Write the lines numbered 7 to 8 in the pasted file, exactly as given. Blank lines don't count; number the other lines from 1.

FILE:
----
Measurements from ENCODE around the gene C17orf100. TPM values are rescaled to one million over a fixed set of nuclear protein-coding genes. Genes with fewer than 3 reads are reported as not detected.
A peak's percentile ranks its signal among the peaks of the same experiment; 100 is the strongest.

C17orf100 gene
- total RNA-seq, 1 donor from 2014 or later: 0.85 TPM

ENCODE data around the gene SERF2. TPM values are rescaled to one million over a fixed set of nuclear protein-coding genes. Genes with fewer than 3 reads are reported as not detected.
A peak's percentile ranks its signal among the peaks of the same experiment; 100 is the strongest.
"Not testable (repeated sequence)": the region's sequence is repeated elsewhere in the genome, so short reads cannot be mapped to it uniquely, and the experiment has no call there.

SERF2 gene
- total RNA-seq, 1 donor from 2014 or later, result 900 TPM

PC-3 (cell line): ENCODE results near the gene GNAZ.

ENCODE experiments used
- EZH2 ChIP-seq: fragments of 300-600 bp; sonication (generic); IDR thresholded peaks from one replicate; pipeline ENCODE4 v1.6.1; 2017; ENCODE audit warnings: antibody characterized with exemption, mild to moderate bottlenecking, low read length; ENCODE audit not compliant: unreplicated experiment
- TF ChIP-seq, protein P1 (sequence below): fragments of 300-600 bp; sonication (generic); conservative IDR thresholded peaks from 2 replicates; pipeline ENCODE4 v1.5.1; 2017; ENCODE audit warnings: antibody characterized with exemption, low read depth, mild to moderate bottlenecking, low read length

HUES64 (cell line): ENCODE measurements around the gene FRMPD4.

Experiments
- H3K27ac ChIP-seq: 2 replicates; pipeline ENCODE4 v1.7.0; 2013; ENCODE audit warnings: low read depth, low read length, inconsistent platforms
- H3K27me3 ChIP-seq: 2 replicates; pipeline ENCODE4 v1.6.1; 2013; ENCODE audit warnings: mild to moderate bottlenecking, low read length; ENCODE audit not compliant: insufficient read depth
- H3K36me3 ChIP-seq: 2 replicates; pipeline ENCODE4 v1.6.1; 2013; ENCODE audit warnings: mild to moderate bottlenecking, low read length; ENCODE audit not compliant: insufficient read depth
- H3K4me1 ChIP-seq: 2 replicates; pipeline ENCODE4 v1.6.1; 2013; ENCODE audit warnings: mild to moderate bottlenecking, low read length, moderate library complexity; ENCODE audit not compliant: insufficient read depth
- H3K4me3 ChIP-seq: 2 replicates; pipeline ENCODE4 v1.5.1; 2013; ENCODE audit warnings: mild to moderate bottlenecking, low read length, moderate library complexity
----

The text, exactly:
"Not testable (repeated sequence)": the region's sequence is repeated elsewhere in the genome, so short reads cannot be mapped to it uniquely, and the experiment has no call there.

SERF2 gene